Scombroid is caused by eating fish that has not been properly refrigerated or preserved and therefore contains high levels of histamine (i.e., “scombrotoxin”). Symptoms typically have a rapid onset (within 10–60 minutes of consumption) and resemble an allergic reaction. Symptoms may include flushing of the face and upper body, severe headache, palpitations, itching, blurred vision, abdominal cramps, and diarrhea.1 Untreated, symptoms usually resolve within 12 hours but may last up to 48 hours. Rarely, there may be respiratory compromise, malignant arrhythmias, and hypotension requiring hospitalization.
Histidine present in fish tissue is converted to histamine by bacterial overgrowth in fish that have been inadequately cooled after capture. Certain species of fish naturally have more histidine in their tissue than others and are more frequently associated with scombroid poisoning.
These species include members of the Scombridae family, such as tuna, bonito, and mackerel, and other saltwater darker-meat fish such as mahi-mahi. Salmon are not typically associated with scombroid poisoning, although it has been reported. Of the 1,555 cases of outbreak-associated scombroid poisoning reported to the U.S. Centers for Disease Control and Prevention from 1998 to 2017, 11 were associated with salmon. Fish contaminated with scombrotoxin may have a peppery, sharp, “bubbly”, or salty taste.
Prevention of scombroid relies on preventing bacterial overgrowth by promptly and consistently cooling fish prior to consumption. Scombrotoxin is not destroyed by freezing, cooking, smoking, curing, or canning.
Reports of scombroid in Alaska have been infrequent; only five cases were reported to the Section of Epidemiology (SOE) during 2015–2018. Scombroid is likely under-recognized because symptoms resemble an allergic reaction and there is no clinical test to confirm the diagnosis. When clustering of cases occurs, this helps to exclude fish allergy as the cause of symptoms.
During May–August 2019, SOE identified seven persons diagnosed with scombroid (Figure). Patients were identified through a variety of means, including consumer complaint (n=1), syndromic surveillance (n=4), and clinician reports (n=2). Patients were all adults (age range: 33–58 years); four were female. Five patients were Alaska residents; two were visiting tourists. All patients sought care at Alaska emergency departments.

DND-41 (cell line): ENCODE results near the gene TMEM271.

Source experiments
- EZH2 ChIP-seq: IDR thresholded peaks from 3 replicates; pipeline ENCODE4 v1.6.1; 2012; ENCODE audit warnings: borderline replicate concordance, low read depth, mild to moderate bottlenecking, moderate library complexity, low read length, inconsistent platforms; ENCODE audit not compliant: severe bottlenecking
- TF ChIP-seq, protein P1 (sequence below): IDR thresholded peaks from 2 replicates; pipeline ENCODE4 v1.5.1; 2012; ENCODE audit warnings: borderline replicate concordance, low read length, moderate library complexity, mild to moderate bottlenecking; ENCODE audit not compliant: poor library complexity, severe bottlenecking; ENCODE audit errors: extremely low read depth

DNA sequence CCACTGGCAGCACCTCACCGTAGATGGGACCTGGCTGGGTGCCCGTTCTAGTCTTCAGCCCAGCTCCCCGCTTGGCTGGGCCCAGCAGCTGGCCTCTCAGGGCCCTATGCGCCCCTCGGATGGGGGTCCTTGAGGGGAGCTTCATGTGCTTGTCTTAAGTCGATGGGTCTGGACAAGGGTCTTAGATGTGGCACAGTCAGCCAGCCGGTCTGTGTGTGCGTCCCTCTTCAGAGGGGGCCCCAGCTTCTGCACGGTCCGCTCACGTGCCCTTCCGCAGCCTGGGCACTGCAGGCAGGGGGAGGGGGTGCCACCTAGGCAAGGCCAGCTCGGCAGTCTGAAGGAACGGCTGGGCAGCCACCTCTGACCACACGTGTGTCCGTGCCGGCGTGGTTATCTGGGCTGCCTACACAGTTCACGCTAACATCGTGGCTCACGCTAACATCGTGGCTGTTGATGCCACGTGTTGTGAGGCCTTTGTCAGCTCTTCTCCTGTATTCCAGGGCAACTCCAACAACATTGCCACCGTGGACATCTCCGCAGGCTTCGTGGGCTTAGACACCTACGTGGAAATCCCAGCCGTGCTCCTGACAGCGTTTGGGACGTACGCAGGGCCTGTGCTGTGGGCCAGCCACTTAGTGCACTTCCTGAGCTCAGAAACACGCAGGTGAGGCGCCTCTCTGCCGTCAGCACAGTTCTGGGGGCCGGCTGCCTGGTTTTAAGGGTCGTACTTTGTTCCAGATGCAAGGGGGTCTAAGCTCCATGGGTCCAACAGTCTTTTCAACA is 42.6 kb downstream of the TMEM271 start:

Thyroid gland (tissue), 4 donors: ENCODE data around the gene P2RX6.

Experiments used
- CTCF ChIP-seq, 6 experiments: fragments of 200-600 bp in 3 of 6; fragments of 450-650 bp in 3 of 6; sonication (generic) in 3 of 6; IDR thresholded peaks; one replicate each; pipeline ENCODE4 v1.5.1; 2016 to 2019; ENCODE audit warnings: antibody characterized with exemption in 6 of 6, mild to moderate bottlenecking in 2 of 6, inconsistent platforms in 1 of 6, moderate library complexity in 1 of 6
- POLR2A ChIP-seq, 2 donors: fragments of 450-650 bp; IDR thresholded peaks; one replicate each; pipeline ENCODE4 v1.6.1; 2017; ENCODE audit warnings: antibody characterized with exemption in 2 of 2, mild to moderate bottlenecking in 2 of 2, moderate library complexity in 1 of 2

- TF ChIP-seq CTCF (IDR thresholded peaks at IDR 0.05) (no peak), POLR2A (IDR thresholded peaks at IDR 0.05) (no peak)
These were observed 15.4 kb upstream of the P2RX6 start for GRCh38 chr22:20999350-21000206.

Medical records reviews were conducted for all patients. Three patients were interviewed. Patients reported consuming the following fish immediately prior to illness onset: salmon (n=4), catfish (n=1), and single-serving foil packets of tuna (n=2). While no leftovers were available, packets of tuna purchased at the same time as the implicated packet were obtained from one patient. Time from fish consumption to onset of symptoms ranged from 5 minutes to 2 hours; time to onset was not able to be determined for one individual. To the best of our knowledge, all patients recovered without complications.
An unusually high number of reports of scombroid poisoning were identified during the summer of 2019. The cases occurred in patients who consumed different species of fish from different sources throughout the summer, indicating that this was not a result of a common-source outbreak. The reason for the unusual number of scombroid cases this year is unknown.
None of the fish products associated with the illnesses described here are typically associated with scombroid poisoning. Salmon is very rarely linked to scombroid poisoning events. While tuna is associated with scombroid poisoning, commercial shelf-stable packets have federal oversight and processing standards that should protect consumers against scombroid.
Fish testing was not available for most cases, so it is unknown whether the associated fish products had elevated histamine levels, and alternative causes of illness cannot be ruled out. Instances where the patient consumed commercially-processed fish were reported to the U.S. Food and Drug Administration (FDA). FDA tested the tuna packets from one patient’s home for scombrotoxin and found no evidence of elevated histamine.
It is unclear why only two of the seven cases were reported to SOE. Possibilities include ambiguity around the diagnosis, lack of awareness that scombroid is reportable, or forgetting to report.
1. Persons catching, purchasing, storing, and preparing fish should promptly cool and maintain fish meat at a temperature of ≤40°F; toxic levels of histamine can accumulate in several hours in fish stored at ≥45°F (7.2°C).5
2. Clinicians should consider scombroid in patients with compatible symptoms who have recently consumed fish, especially tuna, mackerel, mahi-mahi, sardines, anchovies, herring, bluefish, amberjack, and marlin.
3. Clinicians should report suspected cases of scombroid poisoning to SOE at (907) 269-8000.
4. Patients experiencing symptoms of scombroid poisoning should immediately consult their health care provider.